There are features of the healthcare industry that clearly show how distorted their market is:

 

1)  Profit margins for healthcare companies, and especially the drug companies, are off the charts.  Pre-tax margins for the lowest performing drug companies are about 10%.  this is the same profit margin as the highest performing automotive manufacturer.  Also, many drug companies spend nearly twice as much on marketing and advertising as they do on research.  Those ads during the 5:30pm news are expensive.  Here are some numbers on the big drug manufacturers:

 

Pharma%20profit%20margins_zpsgtloziyg.pn

Source:  BBC - http://www.bbc.com/news/business-28212223 

 

2)  Drug companies get 20 years exclusivity protection for anything they patent.  No problem with that.  Patents drive innovation.  but the drug companies play a game where they make minor tweaks to a product whose patent is about to expire, then file for another 20 year patent because the tweaked product is a tiny bit different.  They claim it's "new" and get the patent.  But it's really not new.  During this entire period, no generics are allowed to be manufactured.

 

3)  Federal law prevents any negotiation between Medicare and the drug companies over pricing (thanks to drug company lobbyists), Drug companies can charge any price they wish.  And they do to Americans.  The price of the same drug in Canada is substantially less because the Canadian healthcare systems are allowed to negotiate prices.

 

4)  And as pointed out already,  there are no price lists for medical procedures or drugs.  Price lists are necessary for free enterprise to work.  Patients often don't know how much something costs until the bill arrives.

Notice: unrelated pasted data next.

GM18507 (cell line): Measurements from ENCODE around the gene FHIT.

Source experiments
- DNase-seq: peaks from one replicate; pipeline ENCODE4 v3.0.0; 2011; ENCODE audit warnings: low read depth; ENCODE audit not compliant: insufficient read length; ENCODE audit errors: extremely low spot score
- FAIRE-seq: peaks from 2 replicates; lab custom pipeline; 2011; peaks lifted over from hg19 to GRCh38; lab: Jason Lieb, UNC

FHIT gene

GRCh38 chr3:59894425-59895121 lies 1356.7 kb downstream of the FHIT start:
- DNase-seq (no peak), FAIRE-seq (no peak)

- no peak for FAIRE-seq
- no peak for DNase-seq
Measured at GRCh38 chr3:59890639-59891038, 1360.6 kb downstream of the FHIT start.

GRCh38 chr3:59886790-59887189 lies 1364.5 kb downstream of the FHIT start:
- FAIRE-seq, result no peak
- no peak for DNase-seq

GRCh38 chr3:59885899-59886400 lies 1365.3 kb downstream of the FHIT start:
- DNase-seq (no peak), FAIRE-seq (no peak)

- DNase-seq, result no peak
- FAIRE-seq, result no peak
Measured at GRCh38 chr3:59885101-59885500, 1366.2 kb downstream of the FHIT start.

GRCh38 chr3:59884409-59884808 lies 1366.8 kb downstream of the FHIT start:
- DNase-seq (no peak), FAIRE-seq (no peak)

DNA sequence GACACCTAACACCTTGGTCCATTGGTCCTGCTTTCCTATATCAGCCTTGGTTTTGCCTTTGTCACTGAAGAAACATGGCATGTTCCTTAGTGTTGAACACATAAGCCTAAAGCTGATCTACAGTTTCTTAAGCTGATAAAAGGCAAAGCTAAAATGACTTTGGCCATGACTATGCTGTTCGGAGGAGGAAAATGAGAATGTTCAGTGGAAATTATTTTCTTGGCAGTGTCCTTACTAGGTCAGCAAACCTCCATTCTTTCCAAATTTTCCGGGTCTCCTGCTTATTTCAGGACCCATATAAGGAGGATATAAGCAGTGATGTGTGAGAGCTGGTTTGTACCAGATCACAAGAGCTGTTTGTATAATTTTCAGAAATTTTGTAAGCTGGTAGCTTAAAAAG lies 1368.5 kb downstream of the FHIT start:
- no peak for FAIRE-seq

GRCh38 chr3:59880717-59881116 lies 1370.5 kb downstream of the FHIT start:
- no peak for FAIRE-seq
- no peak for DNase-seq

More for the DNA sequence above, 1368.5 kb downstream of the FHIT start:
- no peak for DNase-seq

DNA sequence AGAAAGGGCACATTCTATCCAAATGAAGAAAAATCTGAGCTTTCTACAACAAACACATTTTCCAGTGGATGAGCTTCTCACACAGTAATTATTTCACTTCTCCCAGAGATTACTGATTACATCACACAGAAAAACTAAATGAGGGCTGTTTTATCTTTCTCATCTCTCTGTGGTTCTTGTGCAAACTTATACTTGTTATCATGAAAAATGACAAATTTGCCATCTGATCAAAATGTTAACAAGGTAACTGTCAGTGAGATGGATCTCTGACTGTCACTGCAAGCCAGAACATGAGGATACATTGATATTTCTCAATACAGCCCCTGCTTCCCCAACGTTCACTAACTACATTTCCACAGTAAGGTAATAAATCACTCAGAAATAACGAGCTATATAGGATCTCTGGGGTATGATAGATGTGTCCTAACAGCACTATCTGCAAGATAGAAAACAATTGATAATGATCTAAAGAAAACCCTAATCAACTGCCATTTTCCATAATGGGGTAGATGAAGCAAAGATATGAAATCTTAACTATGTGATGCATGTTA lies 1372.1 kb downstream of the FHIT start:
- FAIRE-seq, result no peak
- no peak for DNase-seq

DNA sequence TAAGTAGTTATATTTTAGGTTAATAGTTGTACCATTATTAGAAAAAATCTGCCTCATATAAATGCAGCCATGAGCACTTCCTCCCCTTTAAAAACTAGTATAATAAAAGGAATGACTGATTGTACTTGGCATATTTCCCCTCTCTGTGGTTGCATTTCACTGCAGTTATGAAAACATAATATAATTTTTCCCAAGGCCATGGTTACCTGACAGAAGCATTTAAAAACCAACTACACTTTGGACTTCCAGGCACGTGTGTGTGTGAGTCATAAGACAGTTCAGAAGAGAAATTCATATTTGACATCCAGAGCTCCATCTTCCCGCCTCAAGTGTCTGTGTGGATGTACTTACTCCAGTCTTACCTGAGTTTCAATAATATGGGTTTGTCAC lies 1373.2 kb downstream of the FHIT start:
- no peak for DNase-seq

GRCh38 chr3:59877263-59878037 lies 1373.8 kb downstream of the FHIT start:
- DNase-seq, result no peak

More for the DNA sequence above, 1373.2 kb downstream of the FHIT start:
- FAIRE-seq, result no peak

The entire industry operates unethically IMO.  Their priority list has stock holders at the top and patients at the bottom.



#13 2 Aces

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Posted 20 June 2017 - 02:00 PM

So just a note to who_do and BC.   What if we regulated journalist salaries and news organizations profits or what lawyers and attorneys make, cap what law firms could make in a year....?  Cap what "partners" could make and then take everything on top of that.  Cap what they could earn, regulate what they get for every service....?   Word for word who_do and BC, or page by page of legal output.   Be careful here you two, lawyers and journalists are very low on the public popularity scale right now, trust me.  Probably a notch below drug company workers, a notch or two I think.   Fix your own house before you come after mine, please.....!   A lot to be fixed in both of your professions, both of your houses and you know it....!

 

Man, you got that right. Pharma is already one of the most regulated industries on the planet, so not sure what those two *Leftists* are whining about. Oh, wait, they are Leftists, and we all know how Leftists feel about big business, corporations, etc: they are the sworn enemy of the Left, yet in private they are the first ones in line for campaign cash and other goodies and graft while making promises to CEO's that "it's only talk.. I have to criticize you when I talk to my voters, but I don't really mean it". Too many examples to enumerate here. Talk about *Fake*. Sad that the Leftists here buy the fraud hook, line, and sinker. Seems ignorant and disingenuous to me, but we've become accustomed to the hypocrisy of the modern day Left in America. Oh, and isn't it amusing that the "problems" they cite happened in large part under Obama, the *man of the people*, who they supported bigtime? I hear crickets...